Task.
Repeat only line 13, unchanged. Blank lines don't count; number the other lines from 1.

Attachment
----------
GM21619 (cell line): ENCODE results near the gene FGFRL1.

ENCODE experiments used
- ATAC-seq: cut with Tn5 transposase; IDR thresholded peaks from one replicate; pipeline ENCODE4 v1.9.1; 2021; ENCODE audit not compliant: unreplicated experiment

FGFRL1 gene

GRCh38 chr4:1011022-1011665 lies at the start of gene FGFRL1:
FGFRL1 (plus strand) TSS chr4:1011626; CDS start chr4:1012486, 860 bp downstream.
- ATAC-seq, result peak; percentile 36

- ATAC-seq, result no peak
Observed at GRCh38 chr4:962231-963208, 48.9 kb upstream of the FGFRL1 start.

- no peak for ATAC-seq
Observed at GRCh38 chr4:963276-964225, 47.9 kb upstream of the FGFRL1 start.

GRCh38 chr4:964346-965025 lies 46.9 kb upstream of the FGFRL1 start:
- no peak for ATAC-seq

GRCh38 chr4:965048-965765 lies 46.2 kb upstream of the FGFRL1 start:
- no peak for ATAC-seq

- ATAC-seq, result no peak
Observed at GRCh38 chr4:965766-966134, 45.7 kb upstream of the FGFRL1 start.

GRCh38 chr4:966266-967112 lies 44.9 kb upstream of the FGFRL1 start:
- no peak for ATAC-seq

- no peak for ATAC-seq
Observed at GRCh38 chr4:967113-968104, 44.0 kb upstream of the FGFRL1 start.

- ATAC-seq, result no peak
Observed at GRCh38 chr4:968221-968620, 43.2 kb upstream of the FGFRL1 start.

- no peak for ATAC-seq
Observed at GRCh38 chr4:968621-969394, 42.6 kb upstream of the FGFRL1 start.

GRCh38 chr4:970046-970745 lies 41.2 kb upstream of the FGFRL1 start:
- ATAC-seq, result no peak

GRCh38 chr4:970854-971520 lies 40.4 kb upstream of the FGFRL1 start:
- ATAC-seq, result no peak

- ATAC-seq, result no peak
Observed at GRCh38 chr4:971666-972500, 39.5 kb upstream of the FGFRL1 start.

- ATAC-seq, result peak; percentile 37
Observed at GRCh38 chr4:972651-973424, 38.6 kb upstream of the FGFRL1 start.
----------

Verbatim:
- no peak for ATAC-seq